Called the plant arsenic by roman naturalist, Plinius, they used it as an aid in taking down the kill when hunting. The plants contain the poison aconitine.
They cultivate some species as ornamental plants, and a trained professional uses a few in traditional medicine. All species are extremely poisonous.
But the first time I heard about it was when I was a teenager reading 4.50 From Paddington by Agatha Christie. To me, Dame Christie is the Queen of Poison. Did you know it was one of her most common methods of murder? Over 30 victims in her books (not to mention the survivors of attempted poisonings!) “fell foul” to poison. To say she knew about poison is an understatement, much of it learned from her war work as a nurse and pharmacy dispenser. Now that’s putting your knowledge to work. Here are a few of the poisons she used;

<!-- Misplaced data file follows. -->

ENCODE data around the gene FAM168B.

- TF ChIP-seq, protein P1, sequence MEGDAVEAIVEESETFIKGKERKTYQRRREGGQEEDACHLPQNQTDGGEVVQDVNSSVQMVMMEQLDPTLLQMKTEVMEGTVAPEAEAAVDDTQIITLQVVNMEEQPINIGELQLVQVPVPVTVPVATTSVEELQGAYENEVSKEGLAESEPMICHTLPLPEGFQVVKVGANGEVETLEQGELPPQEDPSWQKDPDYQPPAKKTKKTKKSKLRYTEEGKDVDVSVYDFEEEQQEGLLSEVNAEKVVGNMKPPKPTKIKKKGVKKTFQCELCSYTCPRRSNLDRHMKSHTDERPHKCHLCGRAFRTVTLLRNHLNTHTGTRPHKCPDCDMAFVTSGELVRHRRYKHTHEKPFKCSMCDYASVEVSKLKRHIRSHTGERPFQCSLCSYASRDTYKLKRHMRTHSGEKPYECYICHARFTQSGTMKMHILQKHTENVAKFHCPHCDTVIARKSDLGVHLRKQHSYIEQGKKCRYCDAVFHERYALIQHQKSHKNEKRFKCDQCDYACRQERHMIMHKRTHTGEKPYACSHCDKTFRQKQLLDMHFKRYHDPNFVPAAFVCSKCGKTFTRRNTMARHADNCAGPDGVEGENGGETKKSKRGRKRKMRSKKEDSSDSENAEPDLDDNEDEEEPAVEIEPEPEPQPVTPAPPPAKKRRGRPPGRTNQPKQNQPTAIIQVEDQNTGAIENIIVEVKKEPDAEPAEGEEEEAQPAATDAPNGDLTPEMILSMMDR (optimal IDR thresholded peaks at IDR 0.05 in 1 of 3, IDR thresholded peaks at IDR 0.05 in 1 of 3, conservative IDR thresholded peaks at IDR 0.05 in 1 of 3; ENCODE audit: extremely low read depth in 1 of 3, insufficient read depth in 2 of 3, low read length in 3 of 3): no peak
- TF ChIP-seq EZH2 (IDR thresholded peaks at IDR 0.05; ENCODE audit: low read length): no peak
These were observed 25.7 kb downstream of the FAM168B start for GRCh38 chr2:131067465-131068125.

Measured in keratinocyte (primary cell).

Strychnine (Mysterious Affair at Styles)
Cyanide (The Mirror Crack’d from Side to Side, And Then There Were None, A Pocketful of Rye, and Sparkling Cyanide)
Arsenic (4.50 From Paddington)
Thallium (the Pale Horse)
Coniie – from Hemlock (Five Little Pigs)
Bacillus anthracis (Cards on the Table)
Belladonna – The Deadly Nightshade (The Caribbean Mystery, The Big Four)
Physostigmine (Crooked House)
Morphine (Sade Cypress, Death Comes As The End)
And then all those sleeping tablets (Lord Edgware Dies)
I’m sure I’ve missed a few, but you get what I mean- the Dame loved her poison!
Such a beautiful plant, but one to be careful around. And now, I’m in the mood for a classic Agatha Christie murder. 4.50 From Paddington sounds perfect!